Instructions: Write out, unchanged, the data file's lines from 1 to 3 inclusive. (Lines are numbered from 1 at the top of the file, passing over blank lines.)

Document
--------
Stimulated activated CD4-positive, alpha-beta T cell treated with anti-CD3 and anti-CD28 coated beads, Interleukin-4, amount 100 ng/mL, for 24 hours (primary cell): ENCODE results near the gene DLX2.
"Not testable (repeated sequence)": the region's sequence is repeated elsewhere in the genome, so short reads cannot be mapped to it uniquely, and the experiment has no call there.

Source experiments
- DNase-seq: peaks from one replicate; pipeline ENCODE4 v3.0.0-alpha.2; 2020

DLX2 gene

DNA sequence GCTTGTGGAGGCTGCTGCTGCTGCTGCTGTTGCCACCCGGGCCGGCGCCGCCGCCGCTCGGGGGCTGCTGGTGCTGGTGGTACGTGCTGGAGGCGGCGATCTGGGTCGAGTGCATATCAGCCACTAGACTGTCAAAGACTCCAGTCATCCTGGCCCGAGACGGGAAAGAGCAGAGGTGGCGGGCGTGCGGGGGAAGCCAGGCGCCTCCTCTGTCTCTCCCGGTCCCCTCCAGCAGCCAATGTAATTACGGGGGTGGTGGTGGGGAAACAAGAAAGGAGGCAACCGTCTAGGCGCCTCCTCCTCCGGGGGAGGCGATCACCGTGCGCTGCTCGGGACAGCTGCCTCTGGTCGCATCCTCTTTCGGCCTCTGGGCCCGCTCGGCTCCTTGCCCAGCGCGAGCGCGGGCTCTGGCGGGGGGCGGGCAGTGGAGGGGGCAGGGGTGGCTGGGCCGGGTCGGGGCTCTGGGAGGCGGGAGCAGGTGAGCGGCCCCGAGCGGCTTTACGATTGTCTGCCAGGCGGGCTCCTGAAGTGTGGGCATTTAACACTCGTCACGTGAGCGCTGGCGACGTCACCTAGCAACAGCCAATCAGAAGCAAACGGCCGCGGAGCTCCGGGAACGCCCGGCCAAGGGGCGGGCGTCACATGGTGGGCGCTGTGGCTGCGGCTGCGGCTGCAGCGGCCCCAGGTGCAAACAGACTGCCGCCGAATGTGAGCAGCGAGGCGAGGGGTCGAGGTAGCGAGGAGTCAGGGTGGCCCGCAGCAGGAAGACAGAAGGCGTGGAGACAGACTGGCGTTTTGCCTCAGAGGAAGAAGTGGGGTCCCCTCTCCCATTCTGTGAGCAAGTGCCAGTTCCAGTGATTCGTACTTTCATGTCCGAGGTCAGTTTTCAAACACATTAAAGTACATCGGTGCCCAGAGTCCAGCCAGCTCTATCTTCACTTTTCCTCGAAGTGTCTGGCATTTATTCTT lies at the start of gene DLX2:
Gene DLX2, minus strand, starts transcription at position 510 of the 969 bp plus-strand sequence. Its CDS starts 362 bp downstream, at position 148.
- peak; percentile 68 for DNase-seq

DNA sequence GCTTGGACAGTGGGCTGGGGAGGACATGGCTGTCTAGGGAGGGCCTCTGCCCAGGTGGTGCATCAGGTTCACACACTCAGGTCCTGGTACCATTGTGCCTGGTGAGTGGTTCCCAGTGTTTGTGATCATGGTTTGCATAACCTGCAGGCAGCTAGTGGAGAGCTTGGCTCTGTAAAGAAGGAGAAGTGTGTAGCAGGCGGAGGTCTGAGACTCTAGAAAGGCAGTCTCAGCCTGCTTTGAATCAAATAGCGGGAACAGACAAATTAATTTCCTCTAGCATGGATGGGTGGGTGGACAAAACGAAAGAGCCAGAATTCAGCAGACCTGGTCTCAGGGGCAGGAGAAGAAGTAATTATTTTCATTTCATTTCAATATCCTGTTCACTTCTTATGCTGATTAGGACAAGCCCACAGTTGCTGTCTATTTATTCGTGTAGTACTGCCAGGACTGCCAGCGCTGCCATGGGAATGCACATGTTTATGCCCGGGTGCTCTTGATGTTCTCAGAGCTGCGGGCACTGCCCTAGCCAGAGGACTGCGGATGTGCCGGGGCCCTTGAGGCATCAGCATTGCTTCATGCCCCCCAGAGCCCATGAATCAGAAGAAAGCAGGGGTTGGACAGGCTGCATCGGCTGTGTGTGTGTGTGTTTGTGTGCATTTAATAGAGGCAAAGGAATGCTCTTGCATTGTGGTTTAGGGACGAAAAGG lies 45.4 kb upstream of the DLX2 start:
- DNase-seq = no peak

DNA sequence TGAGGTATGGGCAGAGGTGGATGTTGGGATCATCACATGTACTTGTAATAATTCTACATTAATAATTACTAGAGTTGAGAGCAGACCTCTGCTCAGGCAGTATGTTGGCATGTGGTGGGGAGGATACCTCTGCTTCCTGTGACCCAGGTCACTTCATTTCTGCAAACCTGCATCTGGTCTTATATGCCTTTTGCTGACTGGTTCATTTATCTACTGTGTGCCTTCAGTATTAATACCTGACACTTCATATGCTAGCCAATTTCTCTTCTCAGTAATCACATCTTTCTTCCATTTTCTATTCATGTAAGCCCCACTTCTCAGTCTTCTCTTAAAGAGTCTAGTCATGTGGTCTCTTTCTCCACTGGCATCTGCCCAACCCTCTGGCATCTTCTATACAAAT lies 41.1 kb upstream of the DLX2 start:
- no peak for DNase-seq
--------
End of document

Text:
Stimulated activated CD4-positive, alpha-beta T cell treated with anti-CD3 and anti-CD28 coated beads, Interleukin-4, amount 100 ng/mL, for 24 hours (primary cell): ENCODE results near the gene DLX2.
"Not testable (repeated sequence)": the region's sequence is repeated elsewhere in the genome, so short reads cannot be mapped to it uniquely, and the experiment has no call there.

Source experiments